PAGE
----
present the color is compared with that produced l)y solution of 
sodium iiitrit(> of known strengtii or with a colored pa])(M' scale. 

Methods for the detection of " process " or " renovated " but- 
ter, W. H. Hkss and li. E. Doolittle {Jour. Aiiicr. Ohein. Soc, 
22 {1900), No. 3, pp. 150-152).— The methods employed consist of tests 
of the curd, which in the case of renovated l)utter is ditterent from 

iBer. Deut. Chem. Gesell., 32 (1899), p. 3186. 


that of normal 'huttor. These tests of the curd consist of the appear- 
ance of th(> batter on heating, the comparison of the separated curd 
freed from fat with the curd from normal l)utter, and tests for albu- 
min in the filtered butter. The ratio of casein to albumins may also 
be determined. In the process butter this has been found to be about 
8.6 pai'ts of casein to 1 of albumins. This ratio is determined in the 
curd which has been thoroughly freed from fat. For determining 
this ratio 50 giu. of butter is dissolved in ether to a clear solution, the 
ether solution of fat decanted as far as possible, and the remainder 
filtered tlirough a separatory funnel. The casein remaining on the 
filter is washed with water and (\stimated by the Kjeldahl method. 
The filtrate is macU' slightly acid with acetic acid, brought to a lK)il, 
and the albumins filtered out and estimated by the same method. 

"These tests serve to diflerentiate between genuine butter and proc- 
ess butter as it is now found on the market," 

A comparison of reagents for milk proteids ^vith some notes 
on the Kjeldahl method for nitrogen determination, A. \ ivian 
(Wisco/isin iSttf. Bpf. 1S99, j>p. 170-lSG). — A comparative study was 
made of a long list of reagents for separating the nitrogenous com- 
pounds of milk and their decomposition products into distinct groups. 
The following method of analysis was adopted and used in investiga- 
tions on the action of ferments on the proteids of milk: 

In preparing the extracts for analysis cheese was emulsified l)y rub- 
bing with warm water, acidified with acetic acid, and boiled. Milk 
was also acidified with acetic acid and boiled. The same quantities of 
the filtrates in each case were taken for the different reagents. Deter- 
minations were made of the total nitrogen and of the total soluble 
nitrogen (nitrogen not precipitated by acetic acid and heat). Por- 
tions of the extracts were treated with zinc sulphate, tannic acid and 
sodium chlorid, and phosphotungstic acid, and determinations were 
made of the nitrogen in the filtrates, the nitrogen in the precipitates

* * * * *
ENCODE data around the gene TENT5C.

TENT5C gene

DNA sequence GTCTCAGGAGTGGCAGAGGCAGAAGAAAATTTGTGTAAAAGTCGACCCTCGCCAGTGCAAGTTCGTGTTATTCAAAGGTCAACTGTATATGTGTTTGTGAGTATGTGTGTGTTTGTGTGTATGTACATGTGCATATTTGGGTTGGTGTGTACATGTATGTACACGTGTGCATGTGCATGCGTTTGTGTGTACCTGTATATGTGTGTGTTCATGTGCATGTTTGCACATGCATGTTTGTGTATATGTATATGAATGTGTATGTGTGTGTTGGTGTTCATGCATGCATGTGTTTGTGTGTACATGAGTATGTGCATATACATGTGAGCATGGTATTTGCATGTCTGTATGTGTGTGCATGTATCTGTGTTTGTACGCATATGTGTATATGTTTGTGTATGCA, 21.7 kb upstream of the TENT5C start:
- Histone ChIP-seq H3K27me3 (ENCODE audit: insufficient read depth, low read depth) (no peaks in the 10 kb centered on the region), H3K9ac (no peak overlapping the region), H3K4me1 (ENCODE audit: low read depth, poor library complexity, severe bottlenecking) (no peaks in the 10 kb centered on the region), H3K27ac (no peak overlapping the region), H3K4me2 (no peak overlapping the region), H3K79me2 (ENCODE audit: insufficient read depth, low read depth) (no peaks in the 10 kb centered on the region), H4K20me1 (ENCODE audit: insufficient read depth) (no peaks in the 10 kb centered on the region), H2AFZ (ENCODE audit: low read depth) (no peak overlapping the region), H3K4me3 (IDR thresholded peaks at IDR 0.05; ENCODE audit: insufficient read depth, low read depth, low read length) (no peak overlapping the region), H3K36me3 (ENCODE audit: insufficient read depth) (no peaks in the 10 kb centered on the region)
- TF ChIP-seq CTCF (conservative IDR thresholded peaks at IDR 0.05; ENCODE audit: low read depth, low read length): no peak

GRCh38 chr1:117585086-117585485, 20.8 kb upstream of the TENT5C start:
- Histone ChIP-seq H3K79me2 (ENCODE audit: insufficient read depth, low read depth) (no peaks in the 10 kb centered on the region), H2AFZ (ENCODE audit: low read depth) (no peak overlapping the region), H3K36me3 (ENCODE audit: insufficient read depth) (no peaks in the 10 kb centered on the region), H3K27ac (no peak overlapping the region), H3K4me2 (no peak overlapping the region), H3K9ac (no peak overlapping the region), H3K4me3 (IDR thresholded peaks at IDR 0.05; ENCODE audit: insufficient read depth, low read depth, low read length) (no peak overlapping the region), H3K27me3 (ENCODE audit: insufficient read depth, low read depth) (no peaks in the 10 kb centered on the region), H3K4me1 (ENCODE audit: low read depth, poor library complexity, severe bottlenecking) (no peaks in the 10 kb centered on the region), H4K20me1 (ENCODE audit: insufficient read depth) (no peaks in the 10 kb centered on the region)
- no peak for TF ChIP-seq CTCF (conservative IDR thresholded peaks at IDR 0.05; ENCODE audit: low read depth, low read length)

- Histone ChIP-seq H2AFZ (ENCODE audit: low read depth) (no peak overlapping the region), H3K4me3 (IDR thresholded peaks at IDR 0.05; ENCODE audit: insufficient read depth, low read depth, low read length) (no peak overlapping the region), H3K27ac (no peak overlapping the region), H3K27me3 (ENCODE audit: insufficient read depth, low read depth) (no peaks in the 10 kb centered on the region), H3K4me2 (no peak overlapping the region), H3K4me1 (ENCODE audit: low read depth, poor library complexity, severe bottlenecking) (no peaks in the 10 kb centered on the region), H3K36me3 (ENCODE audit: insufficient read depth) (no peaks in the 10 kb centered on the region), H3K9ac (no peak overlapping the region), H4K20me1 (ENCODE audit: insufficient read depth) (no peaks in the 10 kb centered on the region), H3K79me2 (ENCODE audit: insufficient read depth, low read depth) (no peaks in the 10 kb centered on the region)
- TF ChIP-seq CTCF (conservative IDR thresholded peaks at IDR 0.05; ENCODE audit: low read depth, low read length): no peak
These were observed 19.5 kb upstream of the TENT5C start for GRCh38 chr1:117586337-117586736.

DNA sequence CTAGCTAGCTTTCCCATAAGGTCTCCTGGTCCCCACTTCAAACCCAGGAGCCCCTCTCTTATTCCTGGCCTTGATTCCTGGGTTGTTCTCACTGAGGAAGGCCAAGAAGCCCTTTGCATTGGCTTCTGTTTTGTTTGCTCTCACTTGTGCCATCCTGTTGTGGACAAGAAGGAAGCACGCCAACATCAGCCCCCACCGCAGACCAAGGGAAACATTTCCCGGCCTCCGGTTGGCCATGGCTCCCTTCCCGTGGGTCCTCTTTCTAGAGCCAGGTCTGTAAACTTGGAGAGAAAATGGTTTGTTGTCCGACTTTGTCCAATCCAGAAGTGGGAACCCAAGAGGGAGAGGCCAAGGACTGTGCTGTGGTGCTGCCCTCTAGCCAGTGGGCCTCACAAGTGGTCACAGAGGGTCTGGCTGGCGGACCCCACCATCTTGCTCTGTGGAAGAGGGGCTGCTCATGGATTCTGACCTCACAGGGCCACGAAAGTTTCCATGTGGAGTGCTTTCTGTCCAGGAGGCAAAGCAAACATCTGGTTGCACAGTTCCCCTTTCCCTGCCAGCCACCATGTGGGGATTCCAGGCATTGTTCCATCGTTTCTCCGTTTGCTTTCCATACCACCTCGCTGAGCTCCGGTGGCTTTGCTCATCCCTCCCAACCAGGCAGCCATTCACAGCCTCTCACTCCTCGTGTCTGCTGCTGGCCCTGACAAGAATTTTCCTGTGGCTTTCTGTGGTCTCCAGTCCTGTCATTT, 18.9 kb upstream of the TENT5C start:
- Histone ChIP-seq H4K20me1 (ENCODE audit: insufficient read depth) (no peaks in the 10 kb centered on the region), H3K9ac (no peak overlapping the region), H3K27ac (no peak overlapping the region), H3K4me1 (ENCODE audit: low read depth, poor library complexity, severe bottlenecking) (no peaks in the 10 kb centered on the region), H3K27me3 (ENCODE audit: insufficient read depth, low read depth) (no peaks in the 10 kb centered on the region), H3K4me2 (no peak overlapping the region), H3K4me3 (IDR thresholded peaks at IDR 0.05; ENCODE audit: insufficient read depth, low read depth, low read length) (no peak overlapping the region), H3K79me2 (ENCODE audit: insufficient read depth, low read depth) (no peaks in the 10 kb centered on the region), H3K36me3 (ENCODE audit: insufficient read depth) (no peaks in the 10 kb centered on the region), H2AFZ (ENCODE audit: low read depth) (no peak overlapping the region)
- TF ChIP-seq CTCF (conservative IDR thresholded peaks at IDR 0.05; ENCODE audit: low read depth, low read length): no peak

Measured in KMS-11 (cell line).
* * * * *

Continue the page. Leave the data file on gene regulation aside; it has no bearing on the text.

l)eing calculated by difference. The nitrogen as ammonia was deter- 
mined by distilling with magnesium oxid. 

In designating the groups of proteids obtained by this method of 
analysis the following nomenclature was adopted: Nitrogen in insolu- 
ble portion (casein, globulin, and albumin — difference between total 
nitrogen and soluble nitrogen), nitrogen in albumoses (difference 
between nitrogen in filtrate from zinc sulphate and total soluble nitro- 
gen), nitrogen in peptones by tannin (difference between nitrogen in 
filtrates from tannic acid and sodium chlorid and from phosphotungstic 
acid), nitrogen in peptones by phosphotungstic acid (difference between 
nitrogen in filtrates from phosphotungstic acid and from tannic acid 
and sodium chlorid), nitrogen in amids (difference between nitrogen in 
filtrate from phosphotungstic acid and in ammonia), and nitrogen in 


The distribution of nitrogen in a Cheddar cheese 6 months old was 
found b)' this method of analysis as follows: Insoluble portion 3.18, 
an)umoses 0.06, peptones by tannin O.K!, peptones by phosphotung-- 
stic acid 0.13, amids 0.86, and ammonia 0.01) per cent. 

The following notes are given on the Kjeldahl method as applied to 
milk and cheese: 

"(1) In determining the total nitrogen in milk or cheese it is necessary to boil with 
sulphuric acid a considerable time after the solution is clear, as it will otherwise 
froth badly when distilling. With 2 gm. of cheese 3 hours' digestion is none too 

"(2) In digesting the filtrates from milk in the methods described in this article, 
they must be watched closely, or they will froth badly when the water has nearly 
boiled off, and the flame must be turned very low for from a quarter to half an h(jur. 

"(3) The filtrate from zinc sulphate bumi^s during dige.stion with sulphuric acid 
until the water has been driven off. About half a gram of zinc dust added as the 
flasks are placed over the flame will prevent it. 

"(4) In the opinion of the writer, the use of potassium permanganate and potas- 
sium sulphid is unnecessary in nitrogen determinations m milk and cheese, and 
their use has for some time been abandoned. . . . 

"(5) [The use of potassium sulphate and mercury for digestion as recommended 
by Atterberg (E. S. R., 10, p. 605) was tested.] The writer made 50 determinations 
in which 10 gm. of potassium sulphate and 0.7 gm. of mercury were used in one of 
the duplicate samples, and the plain Kjeldahl, or Gunning, method in the other. 
In every case the employment of both reagents shortened the time of digestion from 
20 minutes to Ih hours, according to the substance used." 

Chemists' guide for the examination of foods, condiments, commercial 
products, etc., F. Elsnek (Die Praxii^ des Clu'iidkers bei Vnti'miicliuiuj con Xdhrungs- 
mitteln, Gmussmitteln and Gebrauchxyegenstdndeii, etc. Hainburg and Leipsic: Leopold 
Voi<s, 1900, fgK. 182). 

Phosphotung-stic acid as a reag'ent for potash, E. Worker {Ber. Deut. Farm. 
GeaelL, 10 {1899), pp. 4-0; nbs. in Chem. Centbl., 1900, I, No. 9, p. 517). — The use of 
a 10 per cent solution of commercial crystallized phosphotungstic acid is recom- 
mended for the detection of small amounts of potash. In neutral or acid solutions 
of potash salts this reagent produces a white precipitate. 

Substitutes for hydrochloric acid in testing carbonates, J. W. Rich.\rds and